We need in place a more sustainable mitigation effort that does not depend on donor interest and donor funding.
We need in place a more sustainable mitigation effort that does not depend on donor interest and donor funding. This time, the arsenic mitigation effort has to be community based, marked by self-reliance and volunteerism. The role of the civic society. The community needs to be empowered and take the role that resource-challenged and inept government intuitions cannot provide. Civic society can help the communities to be empowered.
Just such a partnership between civic society and the villagers who need the help is“Factum Illuminary,” a group of engineers who have adopted a village in the arsenic-affected area, and have instituted some self-sustaining arsenic mitigation efforts. Members of the group donated money to raise $100 to buy a field arsenic test kit, and with local youths tested the wells that have never been tested. If a well tested as arsenic safe, the group painted the snout of the bore hole’s hand pump green. In the process, they are training the local youths how to test the wells properly. In future, the youths themselves will have the capacity to do the testing.
While testing the wells, the young engineers visited homes to engage the community and inform them as to the adverse health effects of chronic arsenic consumption through drinking and cooking with arsenic-contaminated water. The local youth that were tagging along with them also learned public health information regarding chronic arsenic exposure and how best to inform the community. The young engineers promoted the sharing of arsenic-safe well water with neighbors. They engaged the village’s elected officials to promote the concept of testing all newly installed wells, sharing arsenic-safe well water, and collectively sharing the financial burden of maintaining the wells that are arsenic safe. Collective financial responsibility eased the expense to well owners who were asked to share their safe water with neighbors. The local high school acquired an arsenic field test kit. We trained the school’s science teacher to use it. We also explained the importance of testing wells for arsenic after installment, and to put a local ordinance in place to ensure this is carried out.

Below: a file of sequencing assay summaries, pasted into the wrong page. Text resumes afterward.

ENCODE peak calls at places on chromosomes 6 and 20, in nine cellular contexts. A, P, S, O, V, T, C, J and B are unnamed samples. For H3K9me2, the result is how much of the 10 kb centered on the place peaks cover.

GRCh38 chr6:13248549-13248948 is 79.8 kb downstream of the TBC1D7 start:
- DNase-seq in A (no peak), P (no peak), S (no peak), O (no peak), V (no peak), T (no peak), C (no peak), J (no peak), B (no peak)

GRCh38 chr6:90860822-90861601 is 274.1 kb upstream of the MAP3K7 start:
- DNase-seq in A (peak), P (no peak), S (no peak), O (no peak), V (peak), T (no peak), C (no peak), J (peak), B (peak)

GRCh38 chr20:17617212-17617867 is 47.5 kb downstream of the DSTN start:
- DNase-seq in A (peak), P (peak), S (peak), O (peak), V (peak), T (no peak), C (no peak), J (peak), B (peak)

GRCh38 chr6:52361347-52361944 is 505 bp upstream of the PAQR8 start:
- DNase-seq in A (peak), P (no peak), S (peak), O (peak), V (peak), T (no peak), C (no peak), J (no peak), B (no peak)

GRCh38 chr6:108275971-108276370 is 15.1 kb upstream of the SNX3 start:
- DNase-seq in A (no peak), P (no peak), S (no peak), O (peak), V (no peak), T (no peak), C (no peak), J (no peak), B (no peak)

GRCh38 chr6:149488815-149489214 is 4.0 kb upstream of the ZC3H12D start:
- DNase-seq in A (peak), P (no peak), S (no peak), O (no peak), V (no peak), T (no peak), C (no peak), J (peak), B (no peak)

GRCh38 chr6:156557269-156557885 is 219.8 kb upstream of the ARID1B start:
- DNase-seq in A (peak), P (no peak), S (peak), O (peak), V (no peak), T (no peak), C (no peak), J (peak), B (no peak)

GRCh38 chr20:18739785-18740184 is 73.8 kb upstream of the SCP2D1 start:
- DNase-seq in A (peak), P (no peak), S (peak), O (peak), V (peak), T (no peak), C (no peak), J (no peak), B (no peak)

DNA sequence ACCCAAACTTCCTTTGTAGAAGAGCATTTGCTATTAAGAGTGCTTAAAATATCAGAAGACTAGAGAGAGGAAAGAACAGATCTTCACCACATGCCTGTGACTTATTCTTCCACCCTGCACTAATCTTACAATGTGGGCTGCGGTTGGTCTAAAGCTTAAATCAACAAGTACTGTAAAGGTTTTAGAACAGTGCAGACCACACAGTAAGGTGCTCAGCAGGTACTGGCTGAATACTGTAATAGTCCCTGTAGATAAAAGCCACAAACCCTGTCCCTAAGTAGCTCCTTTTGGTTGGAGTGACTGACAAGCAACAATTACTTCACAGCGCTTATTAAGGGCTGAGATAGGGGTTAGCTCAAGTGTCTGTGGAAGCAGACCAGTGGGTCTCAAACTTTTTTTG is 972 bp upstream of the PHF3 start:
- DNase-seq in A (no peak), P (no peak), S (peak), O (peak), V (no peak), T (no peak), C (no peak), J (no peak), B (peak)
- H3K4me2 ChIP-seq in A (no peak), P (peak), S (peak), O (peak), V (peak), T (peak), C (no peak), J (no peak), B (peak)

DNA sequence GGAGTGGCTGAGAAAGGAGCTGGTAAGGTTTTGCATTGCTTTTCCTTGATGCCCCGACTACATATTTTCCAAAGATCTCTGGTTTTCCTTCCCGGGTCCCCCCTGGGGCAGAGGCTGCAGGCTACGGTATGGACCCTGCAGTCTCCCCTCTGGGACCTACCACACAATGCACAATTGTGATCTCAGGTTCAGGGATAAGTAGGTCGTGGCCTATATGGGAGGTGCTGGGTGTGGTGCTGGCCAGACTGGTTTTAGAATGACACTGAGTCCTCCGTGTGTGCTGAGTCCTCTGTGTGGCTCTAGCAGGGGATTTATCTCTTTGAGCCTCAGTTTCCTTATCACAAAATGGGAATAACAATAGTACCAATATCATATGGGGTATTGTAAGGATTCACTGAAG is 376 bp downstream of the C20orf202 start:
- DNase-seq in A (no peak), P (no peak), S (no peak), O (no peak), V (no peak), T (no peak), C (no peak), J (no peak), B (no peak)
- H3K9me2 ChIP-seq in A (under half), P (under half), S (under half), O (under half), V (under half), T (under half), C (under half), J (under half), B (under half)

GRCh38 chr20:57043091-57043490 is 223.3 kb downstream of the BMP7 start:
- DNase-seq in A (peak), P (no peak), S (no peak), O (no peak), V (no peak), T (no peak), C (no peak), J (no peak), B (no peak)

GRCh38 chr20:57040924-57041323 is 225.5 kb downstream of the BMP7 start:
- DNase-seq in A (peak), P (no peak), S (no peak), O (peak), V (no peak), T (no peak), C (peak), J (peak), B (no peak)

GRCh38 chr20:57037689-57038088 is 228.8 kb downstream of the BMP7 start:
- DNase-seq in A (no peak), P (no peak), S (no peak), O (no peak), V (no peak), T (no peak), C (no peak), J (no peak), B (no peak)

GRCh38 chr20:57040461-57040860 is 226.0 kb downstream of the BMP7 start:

The arsenic mitigation effort that Factum Illuminary has conducted could be a viable self-reliant model of arsenic mitigation that can be adopted by other villages and easily supported by other civic organizations such as Rotary Foundation, Lions, and the civic society at large. This model should become a cause celebre, and replicated to help arsenic-affected people take relatively easy steps to mitigate this mass-scale chronic poisoning. Quoting John Donne, “For whom the bell tolls,/ It tolls for thee.”
About the Author
Dr. Nadim Khandaker is faculty at the Department of Civil and Environmental Engineering at North South University Bangladesh and a licensed professional engineer in Canada. He has held positions in safe water supply with UNICEF, Canadian International Development Agency, Environment Canada and other water agencies worldwide.